Moving Pixels

September 2012

‘Transformers’ Is a War Story That’s Not a War Story

Death must be ever-present in order to give this absurd tale of robot warfare any kind of symbolic meaning.


Death and Meaning in ‘The Walking Dead’

Deciding who dies has far less meaning than deciding how we move forward with those left behind.


Drake’s Greed and Fortune

In Drake's Fortune, El Dorado is the object of desire and a real monster. It is a disguise and a disease.


Remembering Fun: A Look Back at ‘Prince of Persia: Sands of Time’

If games are to be taken seriously, they can't be making serious things "fun." However, infusing darker, edgier, and more serious elements into contemporary design philosophy should still not come at the expense of fun. Fun should not be allowed to become obsolete.


Moving Pixels Podcast: Attack of the Game Clones

When is a game a clone and when is it simply an example of a genre?


Xbox LIVE Indie Game Round Up—Part 3

There are quite a few excellent and interesting games on the Xbox LIVE Indie service. Here are three of them that stand out to me.


Rediscovering JRPGs

How smart games criticism, a need for structure, and zen gardens rekindled my interest in JRPGs.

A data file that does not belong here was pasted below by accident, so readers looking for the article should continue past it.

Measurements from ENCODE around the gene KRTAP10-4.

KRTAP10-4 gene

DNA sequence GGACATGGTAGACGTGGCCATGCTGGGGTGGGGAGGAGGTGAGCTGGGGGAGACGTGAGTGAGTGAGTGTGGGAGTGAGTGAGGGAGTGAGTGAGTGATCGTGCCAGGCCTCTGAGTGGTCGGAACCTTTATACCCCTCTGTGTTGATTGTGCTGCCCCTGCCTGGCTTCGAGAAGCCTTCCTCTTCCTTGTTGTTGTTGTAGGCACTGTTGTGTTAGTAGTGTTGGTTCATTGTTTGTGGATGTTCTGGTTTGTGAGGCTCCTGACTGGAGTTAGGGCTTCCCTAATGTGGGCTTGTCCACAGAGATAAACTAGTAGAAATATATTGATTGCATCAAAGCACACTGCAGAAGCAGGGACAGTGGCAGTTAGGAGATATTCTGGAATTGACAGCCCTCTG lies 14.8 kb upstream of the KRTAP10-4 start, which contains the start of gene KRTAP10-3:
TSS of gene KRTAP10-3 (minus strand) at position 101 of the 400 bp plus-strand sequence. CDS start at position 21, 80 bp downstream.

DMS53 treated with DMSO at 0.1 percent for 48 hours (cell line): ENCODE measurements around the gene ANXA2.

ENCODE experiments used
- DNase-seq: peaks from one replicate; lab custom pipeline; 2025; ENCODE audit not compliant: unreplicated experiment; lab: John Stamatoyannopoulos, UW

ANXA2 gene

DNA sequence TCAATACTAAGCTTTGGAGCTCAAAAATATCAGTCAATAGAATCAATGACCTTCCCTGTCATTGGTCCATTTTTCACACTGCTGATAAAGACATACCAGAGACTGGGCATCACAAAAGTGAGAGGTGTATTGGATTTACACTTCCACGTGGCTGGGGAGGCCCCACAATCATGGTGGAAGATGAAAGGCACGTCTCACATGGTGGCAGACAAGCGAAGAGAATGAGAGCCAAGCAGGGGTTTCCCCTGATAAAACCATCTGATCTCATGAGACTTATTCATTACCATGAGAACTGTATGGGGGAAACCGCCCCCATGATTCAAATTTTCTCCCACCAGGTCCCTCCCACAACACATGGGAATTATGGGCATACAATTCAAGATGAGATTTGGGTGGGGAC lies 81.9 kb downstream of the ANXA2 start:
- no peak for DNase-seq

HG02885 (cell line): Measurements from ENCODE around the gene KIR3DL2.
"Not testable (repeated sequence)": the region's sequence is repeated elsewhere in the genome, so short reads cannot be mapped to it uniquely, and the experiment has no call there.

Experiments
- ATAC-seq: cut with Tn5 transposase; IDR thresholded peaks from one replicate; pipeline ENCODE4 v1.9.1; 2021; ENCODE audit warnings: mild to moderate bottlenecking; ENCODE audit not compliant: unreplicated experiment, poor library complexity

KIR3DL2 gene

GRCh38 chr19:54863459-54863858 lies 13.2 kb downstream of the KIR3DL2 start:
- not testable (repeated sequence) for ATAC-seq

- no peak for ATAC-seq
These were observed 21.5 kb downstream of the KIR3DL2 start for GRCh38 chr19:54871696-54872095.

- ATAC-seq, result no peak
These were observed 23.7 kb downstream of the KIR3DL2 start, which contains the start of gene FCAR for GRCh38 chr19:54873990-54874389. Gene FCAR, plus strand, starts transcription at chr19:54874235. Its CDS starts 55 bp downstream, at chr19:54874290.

Dressing Up and Dressing Down: Clothing, Semiotics, and ‘Sleeping Dogs’

Sleeping Dogs's Wei Shen must appear authentic, or he could end up dead, which is one reason that this game cares so much about appearances.


‘Among Thieves’: Honor or No Honor?

Uncharted 2 is not about honor among thieves or no honor among thieves. You are merely "among thieves," left to make up your own mind about the matter.


Existing Above the Law in Video Games

Games rarely have a parallel to social laws, at least not a parallel that holds any meaning. Social law, in games, doesn’t exist, except in how the protagonist is either above or exempt from it.


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//Mixed media
//Blogs

Anticipation and Expectation in Game Marketing: The Art of “Anti-Hype”

// Moving Pixels

"Watch the trailer for No Man's Sky and then for Frostpunk. There is a clear difference in the kind of expectations each creates in its audience.

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